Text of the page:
New police team to watch over tourists in Azad Kashmir

New police team to watch over tourists in Azad Kashmir

ISLAMABAD: After complaints lodged against Kashmir police for misbehaving with tourists, the government of Azad Jammu and Kashmir (AJK) on Tuesday launched its newest department: A tourism police force to help travelers and nature-lovers, officials said.

The strikingly beautiful region with its forest-clad mountains is divided between India, which rules the populous Kashmir Valley and the Hindu-dominated region around Jammu city, and Pakistan, which controls a wedge of territory in the west.

Over the years, the region has become a flashpoint for violence between the two South Asian neighbors, and tourism has been badly hit by the conflict. 

Now, with Pakistan’s renewed efforts to increase tourism-related revenue figures, Pakistani “Azad” Kashmir is making inroads in providing a safer and more pleasant travel experience. This has included the lifting of documentation such as the No Objection Certificates previously required for any foreign visitors looking to enter AJK. In an exclusive interview with Arab News, Kashmir’s Minister for Information and Tourism Mushtaq Minhas said that his department had received reports of police “misbehaving with tourists,” but that the new policing initiative would “provide a fresh momentum to the tourism sector in the region.”

The 120-strong tourism police force, who can be identified by their sea-green uniforms, have undergone a week of training by tourism experts. The region they will serve has a diverse landscape packed with history, from hiking and trekking sites, trout fishing in the Neelum River to the remains of a Buddhist civilization in the Sharda Valley.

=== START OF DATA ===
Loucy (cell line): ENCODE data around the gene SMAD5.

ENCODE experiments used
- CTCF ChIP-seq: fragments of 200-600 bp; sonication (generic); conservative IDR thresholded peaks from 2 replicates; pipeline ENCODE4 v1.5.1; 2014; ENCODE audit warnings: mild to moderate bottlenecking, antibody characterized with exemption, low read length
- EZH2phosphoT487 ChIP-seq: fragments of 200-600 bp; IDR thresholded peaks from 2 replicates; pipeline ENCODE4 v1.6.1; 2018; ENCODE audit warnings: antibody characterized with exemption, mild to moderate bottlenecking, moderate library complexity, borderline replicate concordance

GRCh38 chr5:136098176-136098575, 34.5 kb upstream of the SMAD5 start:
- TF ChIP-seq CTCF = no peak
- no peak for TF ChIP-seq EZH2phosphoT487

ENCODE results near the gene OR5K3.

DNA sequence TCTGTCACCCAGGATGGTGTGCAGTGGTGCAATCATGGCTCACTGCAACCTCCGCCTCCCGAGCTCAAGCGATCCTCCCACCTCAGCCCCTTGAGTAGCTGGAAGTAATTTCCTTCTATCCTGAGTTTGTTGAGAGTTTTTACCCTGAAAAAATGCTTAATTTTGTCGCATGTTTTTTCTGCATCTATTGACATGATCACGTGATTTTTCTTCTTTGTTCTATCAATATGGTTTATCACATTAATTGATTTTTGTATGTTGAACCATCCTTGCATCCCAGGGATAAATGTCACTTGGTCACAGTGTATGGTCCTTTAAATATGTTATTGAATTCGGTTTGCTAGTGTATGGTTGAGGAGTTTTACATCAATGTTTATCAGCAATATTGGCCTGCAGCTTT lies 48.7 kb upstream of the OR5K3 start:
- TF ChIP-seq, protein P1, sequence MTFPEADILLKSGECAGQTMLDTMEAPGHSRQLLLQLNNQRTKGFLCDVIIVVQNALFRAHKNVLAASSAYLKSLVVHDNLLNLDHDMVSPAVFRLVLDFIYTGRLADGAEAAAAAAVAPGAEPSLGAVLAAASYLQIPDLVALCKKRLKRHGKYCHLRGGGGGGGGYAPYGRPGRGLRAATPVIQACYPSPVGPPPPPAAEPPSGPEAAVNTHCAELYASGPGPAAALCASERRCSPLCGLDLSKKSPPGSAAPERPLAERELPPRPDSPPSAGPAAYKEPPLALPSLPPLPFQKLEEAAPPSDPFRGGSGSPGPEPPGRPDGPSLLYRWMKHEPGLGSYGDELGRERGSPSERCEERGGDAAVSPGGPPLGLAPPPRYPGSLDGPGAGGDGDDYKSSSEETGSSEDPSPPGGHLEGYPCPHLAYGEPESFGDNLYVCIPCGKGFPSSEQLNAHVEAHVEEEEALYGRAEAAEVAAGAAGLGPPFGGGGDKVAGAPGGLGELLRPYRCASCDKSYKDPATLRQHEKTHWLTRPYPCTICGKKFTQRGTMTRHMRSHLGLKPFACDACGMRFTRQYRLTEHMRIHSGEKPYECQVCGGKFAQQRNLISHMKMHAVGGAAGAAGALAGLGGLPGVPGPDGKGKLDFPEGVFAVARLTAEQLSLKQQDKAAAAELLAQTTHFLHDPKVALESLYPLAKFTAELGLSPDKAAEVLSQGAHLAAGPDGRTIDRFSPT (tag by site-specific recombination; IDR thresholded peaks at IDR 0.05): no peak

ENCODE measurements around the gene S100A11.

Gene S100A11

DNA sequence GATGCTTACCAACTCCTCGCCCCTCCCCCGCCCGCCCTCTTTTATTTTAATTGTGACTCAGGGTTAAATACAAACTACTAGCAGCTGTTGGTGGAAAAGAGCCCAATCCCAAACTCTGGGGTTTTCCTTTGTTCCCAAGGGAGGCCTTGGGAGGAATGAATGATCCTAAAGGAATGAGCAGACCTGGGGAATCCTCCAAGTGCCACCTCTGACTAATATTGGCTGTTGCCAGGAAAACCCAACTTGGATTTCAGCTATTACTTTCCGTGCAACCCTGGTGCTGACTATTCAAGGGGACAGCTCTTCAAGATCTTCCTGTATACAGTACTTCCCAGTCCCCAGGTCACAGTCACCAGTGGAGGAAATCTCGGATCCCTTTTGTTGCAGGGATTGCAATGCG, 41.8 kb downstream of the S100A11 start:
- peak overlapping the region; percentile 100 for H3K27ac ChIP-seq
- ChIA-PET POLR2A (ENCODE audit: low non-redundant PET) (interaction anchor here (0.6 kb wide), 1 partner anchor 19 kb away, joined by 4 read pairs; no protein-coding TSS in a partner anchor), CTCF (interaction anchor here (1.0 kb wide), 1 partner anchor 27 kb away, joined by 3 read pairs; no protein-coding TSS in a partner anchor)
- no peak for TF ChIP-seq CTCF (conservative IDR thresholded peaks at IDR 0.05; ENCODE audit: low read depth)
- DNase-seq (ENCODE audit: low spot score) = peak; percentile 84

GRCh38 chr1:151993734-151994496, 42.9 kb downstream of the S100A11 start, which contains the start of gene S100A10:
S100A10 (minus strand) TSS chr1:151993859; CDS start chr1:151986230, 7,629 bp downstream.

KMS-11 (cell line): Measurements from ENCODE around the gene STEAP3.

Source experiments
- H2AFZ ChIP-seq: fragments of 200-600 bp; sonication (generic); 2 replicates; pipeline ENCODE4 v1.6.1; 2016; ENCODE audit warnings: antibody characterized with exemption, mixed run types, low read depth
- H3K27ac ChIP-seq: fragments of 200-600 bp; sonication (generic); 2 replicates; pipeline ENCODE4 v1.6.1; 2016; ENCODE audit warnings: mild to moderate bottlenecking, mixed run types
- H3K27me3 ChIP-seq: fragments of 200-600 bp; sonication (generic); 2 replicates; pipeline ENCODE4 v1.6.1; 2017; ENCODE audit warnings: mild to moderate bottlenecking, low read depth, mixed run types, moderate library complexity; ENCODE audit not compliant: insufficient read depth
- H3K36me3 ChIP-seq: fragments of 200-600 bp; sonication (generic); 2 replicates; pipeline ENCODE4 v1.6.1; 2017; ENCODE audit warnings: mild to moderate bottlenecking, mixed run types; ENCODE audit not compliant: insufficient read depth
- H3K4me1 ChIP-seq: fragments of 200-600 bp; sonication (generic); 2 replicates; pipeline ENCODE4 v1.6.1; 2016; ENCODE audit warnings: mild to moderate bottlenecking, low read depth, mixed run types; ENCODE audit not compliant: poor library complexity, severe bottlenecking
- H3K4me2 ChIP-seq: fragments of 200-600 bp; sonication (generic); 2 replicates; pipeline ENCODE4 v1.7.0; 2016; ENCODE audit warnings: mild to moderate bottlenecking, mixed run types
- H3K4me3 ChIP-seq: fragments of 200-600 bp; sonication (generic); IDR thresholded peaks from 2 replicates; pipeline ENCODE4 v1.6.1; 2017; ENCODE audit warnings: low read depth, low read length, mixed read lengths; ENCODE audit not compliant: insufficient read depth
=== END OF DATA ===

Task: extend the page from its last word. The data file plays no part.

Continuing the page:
Kashmir’s handicrafts, from embroidered Pashmina shawls to carpets, woodwork and silverware, are well known around the world. The region has been called “heaven for tourists.” 

Pakistan was last a prominent tourist destination in the 1970s when the “hippie trail” brought Western travelers through the apricot and walnut orchards of the Swat Valley and Kashmir on their way to India and Nepal.

Since then, the security situation has reduced the number of visitors, though in recent years militant attacks have fallen sharply in the mainly Muslim country of 208 million people and a government-led effort is underway to boost tourism.

Irshad Ahmad Pirzada, director general of the Kashmir tourism department, said the region’s tourism industry has a great deal of untapped revenue potential and expects that the launch of special tourism police will attract up to 2.5 million tourists, compared to 1.5 million last year. Arab News could not independently verify that figure. 

The area’s police chief, Salahuddin Khan, told Arab News that the new police force, which also included women officers, would not perform “regular” police duties but instead act as “hosts” to local and international visitors. 

“From now onward, I’m sure there will be no room for any such complaints,” he said.

This week, AJK Prime Minister Raja Farooq Haider handed over the keys for six specially marked cars and 80 heavy motorcycles for the new tourism police.

As a pilot project, personnel of the force are being deployed to well-known tourist hotspots such as Muzaffarabad, Rawalakot and Neelum districts, and according to police chief Khan, eventually tourism police will be extended to the entire Pakistani Kashmir region.

“The personnel of tourism police will patrol entry points to known tourist spots. The force has strict directions to behave in a polite, respectful and composed manner with the tourists and guide them as and when required,” Khan said. There was also a helpline that tourists could call if they needed help, he said.

With 2019 declared as AJK’s “tourism year,” Tourism Minister Mushtaq Minhas said he was proud that it was Kashmir taking the lead in helping travelers and ensuring a friendly, crime-free stay.

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